Political correctness is like most things in life; it is wonderful in moderation, but annoying in excess. Most blind people I have spoken with hate names such as "visually challenged," and prefer to be called blind, for instance. However, there are other monikers that could well stand to be improved on, and I think the present term is a perfect example of that.

Hi James

Your radar is completely "off beam". I have never been a lover of sarcasm, unless it is "veiled" by a sense of comedy which to me dilutes or even negates the sarcastic element. In hindsight, I can see why you thought my comment was meant to be sarcastic but it was just stating what I thought would be a fact in the light of your "Native American" information. Political correctness also annoys me. During the 50/60's we had a large influx of immigrants from some of the Caribbean Islands, we were told it was incorrect to call them "black", it was insulting, they were "coloured". Then some years later, coloured became insulting and they were now to be called black. Political correctness means Whatever buzz word of the day takes their fancy. When I said Red Indians, that is what I was taught from the age that I began to speak. There was no intention of racism on my part.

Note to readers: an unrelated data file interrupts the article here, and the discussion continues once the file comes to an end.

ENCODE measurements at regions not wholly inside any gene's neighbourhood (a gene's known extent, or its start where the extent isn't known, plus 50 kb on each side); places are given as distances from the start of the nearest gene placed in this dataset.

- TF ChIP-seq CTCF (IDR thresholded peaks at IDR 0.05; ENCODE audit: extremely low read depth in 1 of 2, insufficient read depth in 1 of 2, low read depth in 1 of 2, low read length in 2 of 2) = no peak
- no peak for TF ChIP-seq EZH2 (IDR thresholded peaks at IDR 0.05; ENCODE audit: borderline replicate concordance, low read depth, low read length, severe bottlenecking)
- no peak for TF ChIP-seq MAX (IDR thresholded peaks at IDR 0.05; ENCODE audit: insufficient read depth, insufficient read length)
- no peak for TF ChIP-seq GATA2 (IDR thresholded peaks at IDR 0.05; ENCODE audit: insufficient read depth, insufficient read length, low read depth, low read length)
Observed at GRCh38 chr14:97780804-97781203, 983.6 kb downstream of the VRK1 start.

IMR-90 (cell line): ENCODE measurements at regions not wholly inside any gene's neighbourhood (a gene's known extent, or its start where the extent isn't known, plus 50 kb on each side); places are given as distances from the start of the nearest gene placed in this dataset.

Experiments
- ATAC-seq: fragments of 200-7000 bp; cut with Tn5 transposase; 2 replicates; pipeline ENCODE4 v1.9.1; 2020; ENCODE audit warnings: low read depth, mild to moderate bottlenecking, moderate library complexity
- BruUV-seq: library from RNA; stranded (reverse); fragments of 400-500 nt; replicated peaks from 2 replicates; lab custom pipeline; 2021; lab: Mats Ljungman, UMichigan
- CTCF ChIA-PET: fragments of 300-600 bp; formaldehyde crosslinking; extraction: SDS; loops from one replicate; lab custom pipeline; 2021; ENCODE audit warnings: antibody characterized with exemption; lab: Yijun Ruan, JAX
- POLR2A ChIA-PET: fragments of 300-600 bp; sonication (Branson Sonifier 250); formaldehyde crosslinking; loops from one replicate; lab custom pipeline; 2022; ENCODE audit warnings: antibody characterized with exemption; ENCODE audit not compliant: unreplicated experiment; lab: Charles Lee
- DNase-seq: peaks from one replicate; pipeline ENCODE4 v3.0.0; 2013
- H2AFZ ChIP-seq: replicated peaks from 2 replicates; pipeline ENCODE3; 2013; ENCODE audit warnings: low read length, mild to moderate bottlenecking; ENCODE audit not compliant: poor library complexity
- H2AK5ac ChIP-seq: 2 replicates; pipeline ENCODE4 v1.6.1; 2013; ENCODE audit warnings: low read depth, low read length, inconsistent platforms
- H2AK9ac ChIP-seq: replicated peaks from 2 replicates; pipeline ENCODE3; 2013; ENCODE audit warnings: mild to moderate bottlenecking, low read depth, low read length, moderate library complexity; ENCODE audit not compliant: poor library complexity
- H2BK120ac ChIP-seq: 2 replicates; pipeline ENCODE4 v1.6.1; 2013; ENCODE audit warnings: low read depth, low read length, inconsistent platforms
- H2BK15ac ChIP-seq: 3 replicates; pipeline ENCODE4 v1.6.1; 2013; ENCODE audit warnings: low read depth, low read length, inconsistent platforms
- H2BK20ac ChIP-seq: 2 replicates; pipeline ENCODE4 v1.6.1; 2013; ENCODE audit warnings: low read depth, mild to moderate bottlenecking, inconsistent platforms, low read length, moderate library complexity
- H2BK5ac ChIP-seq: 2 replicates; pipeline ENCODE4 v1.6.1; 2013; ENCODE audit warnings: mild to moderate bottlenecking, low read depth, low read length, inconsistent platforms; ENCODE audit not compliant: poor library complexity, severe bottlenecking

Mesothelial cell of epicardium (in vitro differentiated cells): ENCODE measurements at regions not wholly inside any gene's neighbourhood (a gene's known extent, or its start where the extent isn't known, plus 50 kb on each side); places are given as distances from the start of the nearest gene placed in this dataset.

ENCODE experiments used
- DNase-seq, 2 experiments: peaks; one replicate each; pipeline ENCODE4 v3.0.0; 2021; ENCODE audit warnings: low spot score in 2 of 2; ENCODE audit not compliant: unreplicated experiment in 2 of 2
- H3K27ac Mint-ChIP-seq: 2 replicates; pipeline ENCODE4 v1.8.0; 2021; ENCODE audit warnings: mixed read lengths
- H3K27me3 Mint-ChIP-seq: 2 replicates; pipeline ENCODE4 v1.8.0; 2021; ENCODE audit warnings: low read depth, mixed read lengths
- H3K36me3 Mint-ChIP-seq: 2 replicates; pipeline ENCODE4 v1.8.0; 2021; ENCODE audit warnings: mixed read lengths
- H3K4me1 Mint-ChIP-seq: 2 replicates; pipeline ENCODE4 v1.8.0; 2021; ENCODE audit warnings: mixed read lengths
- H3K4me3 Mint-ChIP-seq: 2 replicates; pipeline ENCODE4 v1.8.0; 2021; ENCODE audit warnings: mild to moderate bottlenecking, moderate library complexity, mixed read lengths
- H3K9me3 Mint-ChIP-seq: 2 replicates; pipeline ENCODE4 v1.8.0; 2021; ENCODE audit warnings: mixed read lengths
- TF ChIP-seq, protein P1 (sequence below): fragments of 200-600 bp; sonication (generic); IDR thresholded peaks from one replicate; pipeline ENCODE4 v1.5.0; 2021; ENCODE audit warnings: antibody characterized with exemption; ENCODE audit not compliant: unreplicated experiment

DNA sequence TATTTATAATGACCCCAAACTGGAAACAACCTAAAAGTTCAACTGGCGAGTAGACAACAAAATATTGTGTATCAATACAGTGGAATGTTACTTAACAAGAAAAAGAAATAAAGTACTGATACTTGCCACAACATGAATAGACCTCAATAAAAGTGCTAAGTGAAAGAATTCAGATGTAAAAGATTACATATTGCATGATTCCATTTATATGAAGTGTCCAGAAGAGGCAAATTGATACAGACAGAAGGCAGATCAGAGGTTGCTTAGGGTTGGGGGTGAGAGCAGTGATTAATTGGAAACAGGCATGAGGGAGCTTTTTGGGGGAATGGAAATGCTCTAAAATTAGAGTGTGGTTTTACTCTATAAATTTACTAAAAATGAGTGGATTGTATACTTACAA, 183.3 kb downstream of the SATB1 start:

PS: I just typed "Red Indians" in google and got 126,000 hits.


This from the guy who earlier today provided us with the funny (but sarcastic) comment about "innumeracy" (my word, not yours [well, not exactly my word]) in this forum'

updated SEP 22, 2008
posted by samdie
0
votes

James Santiago said:

Blame it on that Spaniard (Columbus).

I'm not aware of any Spaniards named Columbus. I only know of the Italian.


You missed a thread last week in which I was quibbling with somebody's post that referred to him as being Spanish. My comment in this thread was intended as a sarcastic reference to that earlier thread.

updated SEP 22, 2008
posted by samdie
0
votes

Eddy said:

James Santiago said:

Eddy said:

Just had a htought. Maynard might be a red indian and is actually saying hello.

Eddy, do Brits actually say that (red Indian)? In America, it would be considered very insulting.